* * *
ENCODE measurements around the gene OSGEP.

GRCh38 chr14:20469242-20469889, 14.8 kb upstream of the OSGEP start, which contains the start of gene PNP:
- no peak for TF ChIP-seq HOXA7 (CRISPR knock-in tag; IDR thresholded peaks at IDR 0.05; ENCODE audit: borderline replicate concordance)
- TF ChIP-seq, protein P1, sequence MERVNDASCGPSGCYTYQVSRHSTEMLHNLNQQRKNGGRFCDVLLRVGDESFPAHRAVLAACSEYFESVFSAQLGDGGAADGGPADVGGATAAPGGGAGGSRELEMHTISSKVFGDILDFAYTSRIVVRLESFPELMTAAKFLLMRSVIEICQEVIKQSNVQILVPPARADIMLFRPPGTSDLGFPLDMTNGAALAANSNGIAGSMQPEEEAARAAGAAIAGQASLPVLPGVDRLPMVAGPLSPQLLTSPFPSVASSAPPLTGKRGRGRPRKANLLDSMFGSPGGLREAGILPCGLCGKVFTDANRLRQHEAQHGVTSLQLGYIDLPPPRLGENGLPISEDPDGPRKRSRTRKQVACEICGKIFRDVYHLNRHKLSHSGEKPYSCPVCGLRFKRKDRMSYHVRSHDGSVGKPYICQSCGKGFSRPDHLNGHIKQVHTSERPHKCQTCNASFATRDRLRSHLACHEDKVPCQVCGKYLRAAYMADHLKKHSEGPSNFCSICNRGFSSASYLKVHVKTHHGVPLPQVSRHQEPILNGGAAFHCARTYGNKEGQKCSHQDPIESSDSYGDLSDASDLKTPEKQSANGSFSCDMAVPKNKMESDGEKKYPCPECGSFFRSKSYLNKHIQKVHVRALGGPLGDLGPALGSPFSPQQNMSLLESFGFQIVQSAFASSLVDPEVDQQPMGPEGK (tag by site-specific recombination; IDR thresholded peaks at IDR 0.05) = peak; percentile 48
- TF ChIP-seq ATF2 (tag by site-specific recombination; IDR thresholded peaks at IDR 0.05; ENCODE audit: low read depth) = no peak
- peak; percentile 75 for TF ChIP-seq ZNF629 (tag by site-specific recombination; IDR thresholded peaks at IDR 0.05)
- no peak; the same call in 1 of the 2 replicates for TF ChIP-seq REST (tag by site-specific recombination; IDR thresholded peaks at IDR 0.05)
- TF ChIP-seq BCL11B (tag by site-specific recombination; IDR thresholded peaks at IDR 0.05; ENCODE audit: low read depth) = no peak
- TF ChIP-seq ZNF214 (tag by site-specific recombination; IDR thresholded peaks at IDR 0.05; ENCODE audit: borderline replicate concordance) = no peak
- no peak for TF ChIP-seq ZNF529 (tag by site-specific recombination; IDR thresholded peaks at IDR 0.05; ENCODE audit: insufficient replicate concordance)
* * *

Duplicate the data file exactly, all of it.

ENCODE measurements around the gene OSGEP.

GRCh38 chr14:20469242-20469889, 14.8 kb upstream of the OSGEP start, which contains the start of gene PNP:
- no peak for TF ChIP-seq HOXA7 (CRISPR knock-in tag; IDR thresholded peaks at IDR 0.05; ENCODE audit: borderline replicate concordance)
- TF ChIP-seq, protein P1, sequence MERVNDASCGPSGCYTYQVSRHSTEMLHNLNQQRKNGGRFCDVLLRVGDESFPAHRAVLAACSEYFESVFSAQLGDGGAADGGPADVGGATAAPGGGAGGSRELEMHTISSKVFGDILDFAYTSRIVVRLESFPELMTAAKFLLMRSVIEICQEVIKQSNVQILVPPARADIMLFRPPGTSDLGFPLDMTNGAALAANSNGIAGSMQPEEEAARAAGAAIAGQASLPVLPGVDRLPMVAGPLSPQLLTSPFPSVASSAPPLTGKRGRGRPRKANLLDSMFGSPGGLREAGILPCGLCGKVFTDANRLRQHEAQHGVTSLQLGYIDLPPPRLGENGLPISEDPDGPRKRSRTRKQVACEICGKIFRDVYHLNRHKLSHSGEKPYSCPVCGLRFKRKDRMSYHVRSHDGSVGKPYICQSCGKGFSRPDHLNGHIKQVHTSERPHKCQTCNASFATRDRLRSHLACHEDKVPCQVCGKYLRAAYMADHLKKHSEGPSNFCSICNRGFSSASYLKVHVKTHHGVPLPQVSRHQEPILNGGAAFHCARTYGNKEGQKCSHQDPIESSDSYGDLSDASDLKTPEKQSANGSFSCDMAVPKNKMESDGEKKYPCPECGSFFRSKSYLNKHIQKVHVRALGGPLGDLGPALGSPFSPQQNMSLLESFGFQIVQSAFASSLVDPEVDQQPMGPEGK (tag by site-specific recombination; IDR thresholded peaks at IDR 0.05) = peak; percentile 48
- TF ChIP-seq ATF2 (tag by site-specific recombination; IDR thresholded peaks at IDR 0.05; ENCODE audit: low read depth) = no peak
- peak; percentile 75 for TF ChIP-seq ZNF629 (tag by site-specific recombination; IDR thresholded peaks at IDR 0.05)
- no peak; the same call in 1 of the 2 replicates for TF ChIP-seq REST (tag by site-specific recombination; IDR thresholded peaks at IDR 0.05)
- TF ChIP-seq BCL11B (tag by site-specific recombination; IDR thresholded peaks at IDR 0.05; ENCODE audit: low read depth) = no peak
- TF ChIP-seq ZNF214 (tag by site-specific recombination; IDR thresholded peaks at IDR 0.05; ENCODE audit: borderline replicate concordance) = no peak
- no peak for TF ChIP-seq ZNF529 (tag by site-specific recombination; IDR thresholded peaks at IDR 0.05; ENCODE audit: insufficient replicate concordance)